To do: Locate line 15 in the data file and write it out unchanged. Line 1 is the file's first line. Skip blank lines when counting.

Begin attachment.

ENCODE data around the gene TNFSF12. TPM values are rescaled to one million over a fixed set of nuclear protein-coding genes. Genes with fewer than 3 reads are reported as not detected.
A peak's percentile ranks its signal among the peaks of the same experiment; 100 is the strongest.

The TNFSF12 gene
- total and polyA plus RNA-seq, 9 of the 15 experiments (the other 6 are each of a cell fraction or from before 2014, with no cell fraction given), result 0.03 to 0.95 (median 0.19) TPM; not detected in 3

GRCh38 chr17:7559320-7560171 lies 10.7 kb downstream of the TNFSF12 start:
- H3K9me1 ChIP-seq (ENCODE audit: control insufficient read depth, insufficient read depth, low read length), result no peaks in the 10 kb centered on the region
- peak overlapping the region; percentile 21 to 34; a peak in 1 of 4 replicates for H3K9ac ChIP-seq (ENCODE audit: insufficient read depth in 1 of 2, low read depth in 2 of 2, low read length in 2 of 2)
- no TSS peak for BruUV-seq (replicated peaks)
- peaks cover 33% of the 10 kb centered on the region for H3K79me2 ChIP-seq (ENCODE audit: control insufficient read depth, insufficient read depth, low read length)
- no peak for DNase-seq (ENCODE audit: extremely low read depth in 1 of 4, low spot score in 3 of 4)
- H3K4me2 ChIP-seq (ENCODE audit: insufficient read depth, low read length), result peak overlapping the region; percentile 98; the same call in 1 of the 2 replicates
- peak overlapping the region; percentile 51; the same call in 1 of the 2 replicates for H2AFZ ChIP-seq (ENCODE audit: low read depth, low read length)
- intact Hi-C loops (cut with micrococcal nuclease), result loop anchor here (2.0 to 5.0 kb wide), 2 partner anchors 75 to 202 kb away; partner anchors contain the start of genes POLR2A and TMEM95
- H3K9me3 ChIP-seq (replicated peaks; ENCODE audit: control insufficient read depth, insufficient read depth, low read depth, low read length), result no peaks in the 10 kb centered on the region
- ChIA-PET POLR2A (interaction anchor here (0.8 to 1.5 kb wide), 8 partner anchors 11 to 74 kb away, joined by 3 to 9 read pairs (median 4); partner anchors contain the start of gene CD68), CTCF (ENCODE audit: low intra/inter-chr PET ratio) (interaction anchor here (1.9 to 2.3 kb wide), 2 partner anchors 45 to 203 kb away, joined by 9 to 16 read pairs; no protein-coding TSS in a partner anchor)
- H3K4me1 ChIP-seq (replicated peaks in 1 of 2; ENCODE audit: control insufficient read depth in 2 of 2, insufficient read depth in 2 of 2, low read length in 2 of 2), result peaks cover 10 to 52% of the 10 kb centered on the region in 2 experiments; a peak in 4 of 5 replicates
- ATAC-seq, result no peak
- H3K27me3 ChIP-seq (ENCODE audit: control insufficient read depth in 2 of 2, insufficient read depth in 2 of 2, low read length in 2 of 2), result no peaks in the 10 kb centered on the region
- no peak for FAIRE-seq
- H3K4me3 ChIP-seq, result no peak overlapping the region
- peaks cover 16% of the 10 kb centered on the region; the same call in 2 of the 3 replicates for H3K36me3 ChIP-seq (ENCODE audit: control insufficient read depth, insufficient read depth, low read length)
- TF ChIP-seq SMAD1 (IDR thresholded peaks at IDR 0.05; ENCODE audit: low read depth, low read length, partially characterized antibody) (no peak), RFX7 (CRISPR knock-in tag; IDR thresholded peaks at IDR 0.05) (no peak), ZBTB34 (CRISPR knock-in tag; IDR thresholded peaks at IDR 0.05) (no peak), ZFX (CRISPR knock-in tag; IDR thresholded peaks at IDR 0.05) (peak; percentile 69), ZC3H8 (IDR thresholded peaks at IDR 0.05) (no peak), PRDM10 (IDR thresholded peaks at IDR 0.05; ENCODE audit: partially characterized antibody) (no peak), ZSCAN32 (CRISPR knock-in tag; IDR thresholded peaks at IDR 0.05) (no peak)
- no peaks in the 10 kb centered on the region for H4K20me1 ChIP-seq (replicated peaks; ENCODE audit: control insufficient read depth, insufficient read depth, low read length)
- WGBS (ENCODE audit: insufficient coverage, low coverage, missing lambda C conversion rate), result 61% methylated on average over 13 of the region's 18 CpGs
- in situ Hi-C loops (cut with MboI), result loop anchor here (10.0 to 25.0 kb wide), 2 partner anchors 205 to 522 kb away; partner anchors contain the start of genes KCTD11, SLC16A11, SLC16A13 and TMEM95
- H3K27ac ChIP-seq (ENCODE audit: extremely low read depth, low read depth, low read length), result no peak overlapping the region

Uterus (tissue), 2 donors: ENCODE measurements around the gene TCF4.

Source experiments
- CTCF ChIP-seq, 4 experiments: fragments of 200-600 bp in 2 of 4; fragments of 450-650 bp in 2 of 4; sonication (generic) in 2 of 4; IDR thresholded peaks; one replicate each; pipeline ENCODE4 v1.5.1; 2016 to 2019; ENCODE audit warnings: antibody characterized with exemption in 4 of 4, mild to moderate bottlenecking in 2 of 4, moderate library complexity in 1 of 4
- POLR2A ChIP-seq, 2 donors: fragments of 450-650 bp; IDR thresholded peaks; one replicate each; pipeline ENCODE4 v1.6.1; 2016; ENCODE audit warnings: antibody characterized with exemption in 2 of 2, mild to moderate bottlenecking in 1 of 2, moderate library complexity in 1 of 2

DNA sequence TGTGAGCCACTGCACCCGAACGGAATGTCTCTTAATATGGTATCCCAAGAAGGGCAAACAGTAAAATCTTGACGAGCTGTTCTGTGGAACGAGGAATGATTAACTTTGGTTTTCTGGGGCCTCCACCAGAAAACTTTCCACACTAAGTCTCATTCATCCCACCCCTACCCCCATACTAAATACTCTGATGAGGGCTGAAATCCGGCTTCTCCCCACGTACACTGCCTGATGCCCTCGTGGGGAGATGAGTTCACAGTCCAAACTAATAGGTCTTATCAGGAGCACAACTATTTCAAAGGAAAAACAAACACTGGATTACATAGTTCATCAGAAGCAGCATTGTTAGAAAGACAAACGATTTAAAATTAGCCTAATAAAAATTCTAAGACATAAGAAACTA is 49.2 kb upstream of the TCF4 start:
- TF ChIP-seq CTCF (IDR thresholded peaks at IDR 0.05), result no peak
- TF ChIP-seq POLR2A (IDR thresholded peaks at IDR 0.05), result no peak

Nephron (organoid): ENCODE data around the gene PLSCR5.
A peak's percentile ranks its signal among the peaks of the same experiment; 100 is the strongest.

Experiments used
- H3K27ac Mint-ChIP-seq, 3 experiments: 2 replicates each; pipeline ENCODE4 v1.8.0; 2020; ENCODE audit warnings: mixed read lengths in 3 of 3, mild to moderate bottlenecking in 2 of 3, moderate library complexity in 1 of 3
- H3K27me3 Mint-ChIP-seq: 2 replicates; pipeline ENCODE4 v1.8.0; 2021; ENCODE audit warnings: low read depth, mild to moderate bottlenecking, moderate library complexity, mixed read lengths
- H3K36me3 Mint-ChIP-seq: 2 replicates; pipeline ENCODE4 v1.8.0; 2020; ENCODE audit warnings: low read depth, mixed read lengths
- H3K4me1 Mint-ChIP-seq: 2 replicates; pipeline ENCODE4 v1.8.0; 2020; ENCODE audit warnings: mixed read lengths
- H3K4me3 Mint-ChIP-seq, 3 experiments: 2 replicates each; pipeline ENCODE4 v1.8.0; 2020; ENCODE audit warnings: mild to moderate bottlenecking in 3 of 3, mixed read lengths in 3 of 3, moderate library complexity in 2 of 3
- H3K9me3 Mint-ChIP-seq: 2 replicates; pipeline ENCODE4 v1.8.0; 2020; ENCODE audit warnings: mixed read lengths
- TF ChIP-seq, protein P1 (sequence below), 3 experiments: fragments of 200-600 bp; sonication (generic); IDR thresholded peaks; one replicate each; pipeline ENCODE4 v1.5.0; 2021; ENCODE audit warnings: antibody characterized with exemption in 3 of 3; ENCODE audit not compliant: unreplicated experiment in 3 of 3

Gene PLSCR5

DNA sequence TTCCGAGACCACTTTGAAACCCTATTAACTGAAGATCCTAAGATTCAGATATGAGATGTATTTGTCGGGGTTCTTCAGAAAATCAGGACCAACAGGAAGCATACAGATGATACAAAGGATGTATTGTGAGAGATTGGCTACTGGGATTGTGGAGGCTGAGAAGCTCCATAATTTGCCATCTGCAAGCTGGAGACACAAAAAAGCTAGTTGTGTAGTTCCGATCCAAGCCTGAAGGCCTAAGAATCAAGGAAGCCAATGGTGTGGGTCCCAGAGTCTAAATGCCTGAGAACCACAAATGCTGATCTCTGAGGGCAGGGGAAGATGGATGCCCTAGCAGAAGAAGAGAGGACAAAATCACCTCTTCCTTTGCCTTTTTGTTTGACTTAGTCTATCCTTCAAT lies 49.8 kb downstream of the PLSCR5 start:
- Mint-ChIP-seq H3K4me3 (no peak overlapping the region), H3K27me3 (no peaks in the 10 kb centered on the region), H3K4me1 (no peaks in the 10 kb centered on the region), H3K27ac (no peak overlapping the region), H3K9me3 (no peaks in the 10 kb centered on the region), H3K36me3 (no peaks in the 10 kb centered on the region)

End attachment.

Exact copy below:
- ChIA-PET POLR2A (interaction anchor here (0.8 to 1.5 kb wide), 8 partner anchors 11 to 74 kb away, joined by 3 to 9 read pairs (median 4); partner anchors contain the start of gene CD68), CTCF (ENCODE audit: low intra/inter-chr PET ratio) (interaction anchor here (1.9 to 2.3 kb wide), 2 partner anchors 45 to 203 kb away, joined by 9 to 16 read pairs; no protein-coding TSS in a partner anchor)